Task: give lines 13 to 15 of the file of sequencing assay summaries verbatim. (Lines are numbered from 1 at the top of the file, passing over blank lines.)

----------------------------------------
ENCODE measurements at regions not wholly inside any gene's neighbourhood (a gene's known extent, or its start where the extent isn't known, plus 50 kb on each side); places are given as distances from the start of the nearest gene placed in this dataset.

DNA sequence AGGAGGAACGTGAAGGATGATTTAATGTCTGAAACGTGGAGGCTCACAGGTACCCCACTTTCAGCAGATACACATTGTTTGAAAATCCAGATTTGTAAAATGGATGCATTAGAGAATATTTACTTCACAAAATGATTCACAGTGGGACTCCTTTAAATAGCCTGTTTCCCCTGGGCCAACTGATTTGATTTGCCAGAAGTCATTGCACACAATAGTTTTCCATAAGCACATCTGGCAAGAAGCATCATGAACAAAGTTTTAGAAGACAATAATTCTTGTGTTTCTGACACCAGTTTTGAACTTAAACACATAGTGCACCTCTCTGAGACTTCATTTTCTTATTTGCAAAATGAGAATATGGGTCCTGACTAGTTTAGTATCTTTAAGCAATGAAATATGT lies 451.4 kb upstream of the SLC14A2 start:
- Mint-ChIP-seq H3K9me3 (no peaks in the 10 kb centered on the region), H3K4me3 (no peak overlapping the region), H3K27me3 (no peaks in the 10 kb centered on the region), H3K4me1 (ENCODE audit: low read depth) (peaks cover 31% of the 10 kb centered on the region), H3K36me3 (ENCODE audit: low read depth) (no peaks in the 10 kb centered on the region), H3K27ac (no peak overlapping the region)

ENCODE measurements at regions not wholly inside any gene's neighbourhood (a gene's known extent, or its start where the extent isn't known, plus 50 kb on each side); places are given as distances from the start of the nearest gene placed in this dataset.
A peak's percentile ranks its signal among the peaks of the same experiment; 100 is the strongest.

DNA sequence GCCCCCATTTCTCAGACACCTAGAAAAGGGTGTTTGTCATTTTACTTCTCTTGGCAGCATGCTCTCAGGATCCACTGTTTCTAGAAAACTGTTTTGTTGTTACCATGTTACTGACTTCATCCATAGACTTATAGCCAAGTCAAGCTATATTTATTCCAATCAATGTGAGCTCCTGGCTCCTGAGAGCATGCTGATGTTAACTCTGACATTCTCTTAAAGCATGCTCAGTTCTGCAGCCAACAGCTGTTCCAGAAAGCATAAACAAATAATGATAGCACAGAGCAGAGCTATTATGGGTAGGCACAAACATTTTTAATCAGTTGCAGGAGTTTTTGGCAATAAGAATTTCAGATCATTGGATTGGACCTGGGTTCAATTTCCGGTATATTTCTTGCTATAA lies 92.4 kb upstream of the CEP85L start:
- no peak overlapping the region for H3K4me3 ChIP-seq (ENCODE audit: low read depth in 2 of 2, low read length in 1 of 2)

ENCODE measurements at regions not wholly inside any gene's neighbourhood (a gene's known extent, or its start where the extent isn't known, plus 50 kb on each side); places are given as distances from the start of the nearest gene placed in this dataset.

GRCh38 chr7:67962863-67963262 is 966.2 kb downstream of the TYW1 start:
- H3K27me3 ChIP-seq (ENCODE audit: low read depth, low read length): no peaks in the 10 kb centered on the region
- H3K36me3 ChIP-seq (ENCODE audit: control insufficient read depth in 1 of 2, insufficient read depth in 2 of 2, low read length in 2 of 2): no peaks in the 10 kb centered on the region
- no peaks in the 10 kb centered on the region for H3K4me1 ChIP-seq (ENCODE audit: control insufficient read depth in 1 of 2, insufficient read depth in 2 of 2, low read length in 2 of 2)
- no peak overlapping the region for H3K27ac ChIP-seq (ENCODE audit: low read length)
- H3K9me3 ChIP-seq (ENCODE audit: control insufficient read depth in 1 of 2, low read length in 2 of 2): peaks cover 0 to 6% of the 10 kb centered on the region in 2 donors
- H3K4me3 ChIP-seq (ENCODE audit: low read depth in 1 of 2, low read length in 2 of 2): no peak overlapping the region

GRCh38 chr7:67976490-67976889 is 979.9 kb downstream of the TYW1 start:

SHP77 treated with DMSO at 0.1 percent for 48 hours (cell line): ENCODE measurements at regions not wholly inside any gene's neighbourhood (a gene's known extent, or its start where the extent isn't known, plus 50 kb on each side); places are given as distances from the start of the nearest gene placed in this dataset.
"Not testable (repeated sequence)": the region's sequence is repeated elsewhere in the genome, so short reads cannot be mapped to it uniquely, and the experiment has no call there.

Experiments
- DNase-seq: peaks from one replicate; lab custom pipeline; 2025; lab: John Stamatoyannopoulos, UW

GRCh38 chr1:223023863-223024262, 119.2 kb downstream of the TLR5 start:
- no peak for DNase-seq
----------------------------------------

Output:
- no peak overlapping the region for H3K27ac ChIP-seq (ENCODE audit: low read length)
- H3K9me3 ChIP-seq (ENCODE audit: control insufficient read depth in 1 of 2, low read length in 2 of 2): peaks cover 0 to 6% of the 10 kb centered on the region in 2 donors
- H3K4me3 ChIP-seq (ENCODE audit: low read depth in 1 of 2, low read length in 2 of 2): no peak overlapping the region